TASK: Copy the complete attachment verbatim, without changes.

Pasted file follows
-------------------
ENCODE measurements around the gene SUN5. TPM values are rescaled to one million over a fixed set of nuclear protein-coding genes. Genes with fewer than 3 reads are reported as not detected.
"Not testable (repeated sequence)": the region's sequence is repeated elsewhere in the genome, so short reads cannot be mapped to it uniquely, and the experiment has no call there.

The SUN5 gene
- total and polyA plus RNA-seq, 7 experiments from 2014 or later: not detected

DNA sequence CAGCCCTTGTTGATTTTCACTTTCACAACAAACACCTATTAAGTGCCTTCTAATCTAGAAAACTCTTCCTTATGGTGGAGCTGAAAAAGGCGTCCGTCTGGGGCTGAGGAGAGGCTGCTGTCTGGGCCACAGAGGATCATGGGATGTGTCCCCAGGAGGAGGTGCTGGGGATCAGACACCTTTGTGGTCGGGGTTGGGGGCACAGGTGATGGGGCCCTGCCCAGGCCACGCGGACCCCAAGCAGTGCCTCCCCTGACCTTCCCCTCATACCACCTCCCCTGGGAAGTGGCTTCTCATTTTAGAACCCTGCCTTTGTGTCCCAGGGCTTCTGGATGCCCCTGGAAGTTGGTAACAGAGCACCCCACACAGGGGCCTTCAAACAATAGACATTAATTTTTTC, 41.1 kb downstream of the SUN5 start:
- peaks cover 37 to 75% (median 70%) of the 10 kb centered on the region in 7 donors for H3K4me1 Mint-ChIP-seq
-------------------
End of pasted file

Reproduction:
ENCODE measurements around the gene SUN5. TPM values are rescaled to one million over a fixed set of nuclear protein-coding genes. Genes with fewer than 3 reads are reported as not detected.
"Not testable (repeated sequence)": the region's sequence is repeated elsewhere in the genome, so short reads cannot be mapped to it uniquely, and the experiment has no call there.

The SUN5 gene
- total and polyA plus RNA-seq, 7 experiments from 2014 or later: not detected

DNA sequence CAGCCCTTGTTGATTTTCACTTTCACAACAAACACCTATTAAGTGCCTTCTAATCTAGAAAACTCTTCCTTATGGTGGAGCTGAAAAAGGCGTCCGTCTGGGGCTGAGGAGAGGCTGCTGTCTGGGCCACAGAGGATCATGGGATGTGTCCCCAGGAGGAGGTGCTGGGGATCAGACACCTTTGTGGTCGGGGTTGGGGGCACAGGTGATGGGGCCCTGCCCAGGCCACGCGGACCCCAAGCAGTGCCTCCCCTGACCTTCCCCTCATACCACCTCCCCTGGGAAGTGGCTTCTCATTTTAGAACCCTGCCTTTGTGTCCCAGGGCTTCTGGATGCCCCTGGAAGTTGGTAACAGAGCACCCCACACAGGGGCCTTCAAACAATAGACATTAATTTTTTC, 41.1 kb downstream of the SUN5 start:
- peaks cover 37 to 75% (median 70%) of the 10 kb centered on the region in 7 donors for H3K4me1 Mint-ChIP-seq